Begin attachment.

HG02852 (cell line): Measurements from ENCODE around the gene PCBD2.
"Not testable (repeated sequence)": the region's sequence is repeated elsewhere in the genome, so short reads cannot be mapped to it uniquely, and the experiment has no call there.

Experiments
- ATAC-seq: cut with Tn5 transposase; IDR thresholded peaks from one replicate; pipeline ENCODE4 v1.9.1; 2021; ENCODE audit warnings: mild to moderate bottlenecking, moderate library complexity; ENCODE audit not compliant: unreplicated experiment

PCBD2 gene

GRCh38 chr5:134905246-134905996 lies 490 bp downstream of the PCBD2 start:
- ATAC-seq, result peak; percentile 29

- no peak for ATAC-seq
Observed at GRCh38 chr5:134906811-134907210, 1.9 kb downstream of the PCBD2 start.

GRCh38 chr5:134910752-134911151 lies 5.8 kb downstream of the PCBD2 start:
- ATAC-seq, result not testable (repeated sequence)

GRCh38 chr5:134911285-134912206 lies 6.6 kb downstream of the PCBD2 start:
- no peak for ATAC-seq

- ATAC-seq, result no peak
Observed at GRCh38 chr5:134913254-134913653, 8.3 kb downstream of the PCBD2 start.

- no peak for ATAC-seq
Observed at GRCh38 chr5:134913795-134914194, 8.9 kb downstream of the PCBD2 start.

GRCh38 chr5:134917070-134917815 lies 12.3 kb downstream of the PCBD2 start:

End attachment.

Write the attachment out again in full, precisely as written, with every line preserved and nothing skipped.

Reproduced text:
HG02852 (cell line): Measurements from ENCODE around the gene PCBD2.
"Not testable (repeated sequence)": the region's sequence is repeated elsewhere in the genome, so short reads cannot be mapped to it uniquely, and the experiment has no call there.

Experiments
- ATAC-seq: cut with Tn5 transposase; IDR thresholded peaks from one replicate; pipeline ENCODE4 v1.9.1; 2021; ENCODE audit warnings: mild to moderate bottlenecking, moderate library complexity; ENCODE audit not compliant: unreplicated experiment

PCBD2 gene

GRCh38 chr5:134905246-134905996 lies 490 bp downstream of the PCBD2 start:
- ATAC-seq, result peak; percentile 29

- no peak for ATAC-seq
Observed at GRCh38 chr5:134906811-134907210, 1.9 kb downstream of the PCBD2 start.

GRCh38 chr5:134910752-134911151 lies 5.8 kb downstream of the PCBD2 start:
- ATAC-seq, result not testable (repeated sequence)

GRCh38 chr5:134911285-134912206 lies 6.6 kb downstream of the PCBD2 start:
- no peak for ATAC-seq

- ATAC-seq, result no peak
Observed at GRCh38 chr5:134913254-134913653, 8.3 kb downstream of the PCBD2 start.

- no peak for ATAC-seq
Observed at GRCh38 chr5:134913795-134914194, 8.9 kb downstream of the PCBD2 start.

GRCh38 chr5:134917070-134917815 lies 12.3 kb downstream of the PCBD2 start: